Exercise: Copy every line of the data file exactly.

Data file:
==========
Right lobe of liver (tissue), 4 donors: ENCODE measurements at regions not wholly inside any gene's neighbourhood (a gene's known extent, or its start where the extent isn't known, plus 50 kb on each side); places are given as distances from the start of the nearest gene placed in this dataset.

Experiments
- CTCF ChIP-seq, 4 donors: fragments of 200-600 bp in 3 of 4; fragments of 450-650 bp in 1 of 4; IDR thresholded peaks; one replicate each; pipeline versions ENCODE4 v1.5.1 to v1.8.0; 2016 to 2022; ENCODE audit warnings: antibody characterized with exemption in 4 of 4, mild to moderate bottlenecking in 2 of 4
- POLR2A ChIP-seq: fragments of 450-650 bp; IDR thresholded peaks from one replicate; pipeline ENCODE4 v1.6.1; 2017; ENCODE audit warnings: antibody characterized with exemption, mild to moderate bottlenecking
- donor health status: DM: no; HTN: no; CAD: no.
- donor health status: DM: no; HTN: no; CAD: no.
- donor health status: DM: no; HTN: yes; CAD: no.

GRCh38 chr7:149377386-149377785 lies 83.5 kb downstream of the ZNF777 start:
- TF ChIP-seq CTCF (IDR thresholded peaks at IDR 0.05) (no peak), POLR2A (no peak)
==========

Right lobe of liver (tissue), 4 donors: ENCODE measurements at regions not wholly inside any gene's neighbourhood (a gene's known extent, or its start where the extent isn't known, plus 50 kb on each side); places are given as distances from the start of the nearest gene placed in this dataset.

Experiments
- CTCF ChIP-seq, 4 donors: fragments of 200-600 bp in 3 of 4; fragments of 450-650 bp in 1 of 4; IDR thresholded peaks; one replicate each; pipeline versions ENCODE4 v1.5.1 to v1.8.0; 2016 to 2022; ENCODE audit warnings: antibody characterized with exemption in 4 of 4, mild to moderate bottlenecking in 2 of 4
- POLR2A ChIP-seq: fragments of 450-650 bp; IDR thresholded peaks from one replicate; pipeline ENCODE4 v1.6.1; 2017; ENCODE audit warnings: antibody characterized with exemption, mild to moderate bottlenecking
- donor health status: DM: no; HTN: no; CAD: no.
- donor health status: DM: no; HTN: no; CAD: no.
- donor health status: DM: no; HTN: yes; CAD: no.

GRCh38 chr7:149377386-149377785 lies 83.5 kb downstream of the ZNF777 start:
- TF ChIP-seq CTCF (IDR thresholded peaks at IDR 0.05) (no peak), POLR2A (no peak)